Connecting Indigenous Communities

10:25 -11:25 AM

Indigenous communities across Canada and the United States are amongst the most underserved when it comes to high quality internet access. It is well established that reliable internet service is a key enabler of economic development, entrepreneurship and SMEs, as well as much needed health and education services.  

Yet the rural and remote locations typical of Indigenous communities present critical challenges in delivering reliable and affordable internet services. In this session, a panel of experts and members of Indigenous communities will explore key challenges as well as recent successful network deployments in Indigenous communities.


John Kealoha Garcia, Nation of Hawaii
Madeleine Redfern, Nuvujaq Society
Tim Whiteduck, Technology for the First Nations Education Council

John Kealoha Garcia

John Kealoha Garcia is an entrepreneur and award-winning creative director based in Honolulu, Hawaii.

Known for his role in building impactful creative for Hawaii’s most influential organizations, John’s forward-thinking leadership and ability to move ideas from concept to completion has contributed to his success over the past 20 years in the industry.

Voted one of Hawaii’s top social media influencers, with design accolades from the Society of Professional Journalism (SPJ) and the American Advertising Federation (AAF) — John’s mindful approach to user experience and keen attention to cross-cultural values bring a fresh perspective to the organizations he serves daily.

In addition to incubating ideas at his creative think tank, Garcia Haus, John serves as executive advisor for the Nation of Hawaii, contributing to the restoration of the sophisticated religion, language and culture of the Native Hawaiian people, who prior to the overthrow, lived in a highly organized, self-sufficient, subsistent social system based on Communal Land Tenure.

Madeleine Redfern, LLB, was born in Iqaluit, Nunavut (formerly, Frobisher Bay, NWT).   Madeleine has a strong commitment to her community, and she strives to be accessible, responsive and accountable.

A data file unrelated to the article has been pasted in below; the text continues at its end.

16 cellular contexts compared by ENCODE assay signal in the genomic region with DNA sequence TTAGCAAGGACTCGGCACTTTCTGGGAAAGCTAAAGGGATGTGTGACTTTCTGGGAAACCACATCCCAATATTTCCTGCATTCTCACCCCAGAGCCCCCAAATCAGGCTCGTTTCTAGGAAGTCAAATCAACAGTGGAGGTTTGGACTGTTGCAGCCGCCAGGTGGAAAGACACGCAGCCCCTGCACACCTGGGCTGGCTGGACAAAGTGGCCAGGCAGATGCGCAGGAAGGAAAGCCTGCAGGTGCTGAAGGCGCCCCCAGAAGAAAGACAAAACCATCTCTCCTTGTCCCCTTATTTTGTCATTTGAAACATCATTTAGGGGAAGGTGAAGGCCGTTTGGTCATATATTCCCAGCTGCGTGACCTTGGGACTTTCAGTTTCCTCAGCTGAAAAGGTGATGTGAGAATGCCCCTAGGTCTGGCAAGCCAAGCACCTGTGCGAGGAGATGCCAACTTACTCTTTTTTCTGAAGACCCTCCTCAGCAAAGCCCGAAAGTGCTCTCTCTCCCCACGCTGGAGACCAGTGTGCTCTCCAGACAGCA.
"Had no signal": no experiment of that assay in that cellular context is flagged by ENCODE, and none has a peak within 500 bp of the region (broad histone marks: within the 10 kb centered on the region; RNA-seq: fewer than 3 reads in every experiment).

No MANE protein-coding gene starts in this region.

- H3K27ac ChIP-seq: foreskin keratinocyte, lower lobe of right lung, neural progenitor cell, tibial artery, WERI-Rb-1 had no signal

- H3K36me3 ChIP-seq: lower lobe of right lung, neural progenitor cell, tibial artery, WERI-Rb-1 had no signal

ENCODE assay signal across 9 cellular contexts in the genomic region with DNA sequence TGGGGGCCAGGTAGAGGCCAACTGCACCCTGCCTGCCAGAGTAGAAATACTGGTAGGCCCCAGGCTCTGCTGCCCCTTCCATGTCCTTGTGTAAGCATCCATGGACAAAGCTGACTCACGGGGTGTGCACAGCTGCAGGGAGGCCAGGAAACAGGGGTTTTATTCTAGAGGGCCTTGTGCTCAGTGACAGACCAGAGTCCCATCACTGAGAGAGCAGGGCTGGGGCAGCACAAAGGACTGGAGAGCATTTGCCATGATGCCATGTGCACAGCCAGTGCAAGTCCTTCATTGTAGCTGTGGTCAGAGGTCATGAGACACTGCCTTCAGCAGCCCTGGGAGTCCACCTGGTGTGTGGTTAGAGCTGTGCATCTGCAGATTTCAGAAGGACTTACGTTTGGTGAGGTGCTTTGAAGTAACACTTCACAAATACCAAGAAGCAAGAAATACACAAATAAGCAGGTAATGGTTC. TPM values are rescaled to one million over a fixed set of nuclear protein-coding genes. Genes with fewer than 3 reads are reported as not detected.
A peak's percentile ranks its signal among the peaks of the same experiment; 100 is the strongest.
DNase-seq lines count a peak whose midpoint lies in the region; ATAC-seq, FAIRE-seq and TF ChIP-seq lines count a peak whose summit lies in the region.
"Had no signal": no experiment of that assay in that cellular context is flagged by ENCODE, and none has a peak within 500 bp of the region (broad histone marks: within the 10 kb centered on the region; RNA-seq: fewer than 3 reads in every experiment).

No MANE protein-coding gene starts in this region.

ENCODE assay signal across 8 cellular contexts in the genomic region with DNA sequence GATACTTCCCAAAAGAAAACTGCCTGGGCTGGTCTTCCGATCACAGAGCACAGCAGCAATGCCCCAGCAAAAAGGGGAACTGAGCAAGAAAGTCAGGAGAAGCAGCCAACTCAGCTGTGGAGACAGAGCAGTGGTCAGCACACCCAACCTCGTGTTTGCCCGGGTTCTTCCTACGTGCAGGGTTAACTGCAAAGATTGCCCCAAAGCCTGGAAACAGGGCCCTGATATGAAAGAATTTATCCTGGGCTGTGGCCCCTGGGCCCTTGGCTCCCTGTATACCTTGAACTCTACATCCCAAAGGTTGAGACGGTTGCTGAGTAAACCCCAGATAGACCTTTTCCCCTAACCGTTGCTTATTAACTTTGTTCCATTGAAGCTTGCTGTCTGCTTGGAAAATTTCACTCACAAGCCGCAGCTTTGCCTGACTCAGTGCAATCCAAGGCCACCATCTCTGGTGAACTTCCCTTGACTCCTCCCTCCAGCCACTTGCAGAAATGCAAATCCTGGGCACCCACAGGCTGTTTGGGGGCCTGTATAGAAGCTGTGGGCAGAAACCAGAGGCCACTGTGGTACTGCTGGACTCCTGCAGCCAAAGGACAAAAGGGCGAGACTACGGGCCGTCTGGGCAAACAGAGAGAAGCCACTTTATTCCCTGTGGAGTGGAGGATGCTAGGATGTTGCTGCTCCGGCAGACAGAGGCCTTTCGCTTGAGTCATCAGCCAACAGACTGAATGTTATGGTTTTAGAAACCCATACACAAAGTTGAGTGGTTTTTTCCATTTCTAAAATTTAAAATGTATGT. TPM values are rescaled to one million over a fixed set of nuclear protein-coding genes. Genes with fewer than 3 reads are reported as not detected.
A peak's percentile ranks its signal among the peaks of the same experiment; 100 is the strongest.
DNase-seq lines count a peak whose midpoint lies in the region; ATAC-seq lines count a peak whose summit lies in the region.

Madeleine has 30 years of experience working in business and governance, on issues related to economic development, housing, education, employment and training, justice, community services, early childhood development, and health care.  She is a graduate of the Akitsiraq law school with a law degree from the University of Victoria.  After graduating, she worked at the Supreme Court of Canada for Madam Justice Charron.  Madeleine is a member of the National Indigenous Economic Development Consortium, EcoJustice Board member, Trudeau Foundation, President of the Ajungi Group, and Northern Robotics.  Madeleine is spearheading the setting up of an Internet Exchange Point (IXP) in partnership with CIRA and Microsoft in Iqaluit.

Madeleine’s expertise is grounded in partnership-building and developing local capacity towards fulfilling the goal of self-government and good governance.  She has a record of working with industry, governments, aboriginal organizations and communities, helping to assess and identify strategies and approaches for better outcomes. 

Tim Whiteduck

Tim is the Director of Technology for the First Nations Education Council (FNEC) based in Wendake First Nation in Quebec City.

The FNEC represents and serves 22 First Nations communities in Quebec. FNEC aims to achieve full jurisdiction over education while “respecting our unique cultural identities and common beliefs, and promoting our languages, values and traditions.” A core element of this vision is to use technology effectively to support the autonomy and democratic development of First Nations communities.

Tim and his team have been working with the First Nations, as their intermediary organization, developing strategic partnerships to design and install community broadband infrastructure, deliver online and IT training programs, and support the delivery and engagement of broadband-enabled community services including education, health and manyothers.Tim is a member of the Kitigan Zibi First Nation, an Algonquin community located in the Gatineau region of southwestern Quebec, Canada.